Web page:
Toy Story 3

2010 American animated film directed by Lee Unkrich / From Wikipedia, the free encyclopedia

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Toy Story 3 is a 2010 American computer-animated comedy-drama film produced by Pixar Animation Studios for Walt Disney Pictures. It is the third installment in the Toy Story series[2] and the sequel to Toy Story 2 (1999). It was directed by Lee Unkrich, the editor of the first two films and the co-director of Toy Story 2, produced by Darla K. Anderson, and written by Michael Arndt, while Unkrich wrote the story along with John Lasseter and Andrew Stanton, respectively, director and co-writer of the first two films. The film's ensemble voice cast, Tom Hanks, Tim Allen, Joan Cusack, Don Rickles, Wallace Shawn, John Ratzenberger, Estelle Harris, Jeff Pidgeon, Jodi Benson, John Morris, Laurie Metcalf and R. Lee Ermey (in his final voice role as Sarge before his death on April 15, 2018), reprise their roles from previous films. Jim Varney, who voiced Slinky Dog in the first two films, died on February 10, 2000, 10 years before the release of the third film, so the role of Slinky was passed down to Blake Clark. The returning cast is joined by Ned Beatty, Michael Keaton, Whoopi Goldberg, Timothy Dalton, Kristen Schaal, Bonnie Hunt, and Jeff Garlin who voice the new characters introduced in this film. In Toy Story 3, Andy Davis (Morris), now 17 years old, is going to college. Woody (Hanks), Buzz Lightyear (Allen), and the other toys are accidentally donated to Sunnyside Daycare, a daycare center, by Andy's mother (Metcalf), and the toys must decide where their loyalties lie.

Quick facts: Toy Story 3, Directed by, Screenplay by, Stor...
Toy Story 3
All of the toys packed close together, holding up a large numeral '3', with Buzz, who is putting a friendly arm around Woody's shoulder, and Woody holding the top of the 3. The release date "June 18" is displayed on the bottom.
Theatrical release poster
Directed byLee Unkrich
Screenplay byMichael Arndt
Story by
Produced byDarla K. Anderson
  • Jeremy Lasky
  • Kim White
Edited byKen Schretzmann
Music byRandy Newman
Distributed byWalt Disney Studios
Motion Pictures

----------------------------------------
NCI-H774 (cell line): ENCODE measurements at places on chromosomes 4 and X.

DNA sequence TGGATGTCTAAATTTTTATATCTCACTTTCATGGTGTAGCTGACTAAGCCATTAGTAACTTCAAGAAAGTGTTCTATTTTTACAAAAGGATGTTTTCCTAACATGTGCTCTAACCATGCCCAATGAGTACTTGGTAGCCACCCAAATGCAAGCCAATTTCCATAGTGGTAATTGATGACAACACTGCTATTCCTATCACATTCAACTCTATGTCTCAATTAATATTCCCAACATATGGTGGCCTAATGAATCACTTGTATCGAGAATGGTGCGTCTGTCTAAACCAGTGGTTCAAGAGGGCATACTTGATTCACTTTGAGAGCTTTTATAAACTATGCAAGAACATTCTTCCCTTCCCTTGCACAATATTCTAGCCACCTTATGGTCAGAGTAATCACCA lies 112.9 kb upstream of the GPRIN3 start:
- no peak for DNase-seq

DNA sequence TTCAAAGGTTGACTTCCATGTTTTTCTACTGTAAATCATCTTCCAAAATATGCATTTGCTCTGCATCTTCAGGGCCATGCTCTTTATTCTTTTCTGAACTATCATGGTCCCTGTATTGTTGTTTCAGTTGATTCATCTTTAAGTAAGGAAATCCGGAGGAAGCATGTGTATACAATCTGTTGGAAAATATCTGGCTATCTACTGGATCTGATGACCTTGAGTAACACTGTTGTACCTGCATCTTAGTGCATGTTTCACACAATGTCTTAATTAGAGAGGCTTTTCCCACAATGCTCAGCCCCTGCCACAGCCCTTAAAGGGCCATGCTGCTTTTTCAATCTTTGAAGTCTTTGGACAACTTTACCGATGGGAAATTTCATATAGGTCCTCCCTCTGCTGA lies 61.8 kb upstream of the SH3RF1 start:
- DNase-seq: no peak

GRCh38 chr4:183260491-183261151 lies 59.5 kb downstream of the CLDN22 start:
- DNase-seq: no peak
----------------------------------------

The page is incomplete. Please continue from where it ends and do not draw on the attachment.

Release dates
  • June 12, 2010 (2010-06-12) (Taormina Film Fest)
  • June 18, 2010 (2010-06-18) (United States)
Running time
103 minutes[1]
CountryUnited States
Budget$200 million[1]
Box office$1.067 billion[1]

In 2004, following disagreements between Disney CEO Michael Eisner and Pixar CEO Steve Jobs, Disney planned to make Toy Story 3 at the new studio Circle 7 Animation unit, with the tentative theatrical release date in early 2008. The script was developed in multiple versions; however, after Disney bought Pixar in early 2006, the Circle 7 version of the film was cancelled as the result of Circle 7's closure. The production was then transferred to Pixar, where a new script was developed. Randy Newman returned to compose the film's musical score.

The film premiered at the Taormina Film Fest in Italy on June 12, 2010, and was released in the United States on June 18. Toy Story 3 was the first film to be released theatrically with Dolby Surround 7.1 sound.[3] Like its predecessors, Toy Story 3 received critical acclaim upon release, with critics praising the vocal performances, screenplay, emotional depth, animation, and Newman's musical score.[4][5]

The film earned $1.067 billion worldwide, finishing its theatrical run as the highest-grossing film of 2010. It is also the first animated film to reach $1 billion at the box-office, and was the highest-grossing animated film of all time until the release of Frozen in 2013 and was Pixar's highest-grossing film until the release of Incredibles 2 in 2018.[6][7] With a budget of $200 million, Toy Story 3 is one of the most expensive films of all time. Organizations like the National Board of Review and the American Film Institute named it as one of the top ten films of 2010. The film was nominated for five awards at the 83rd Academy Awards, winning two, and received numerous other accolades. A sequel, Toy Story 4, was released in 2019.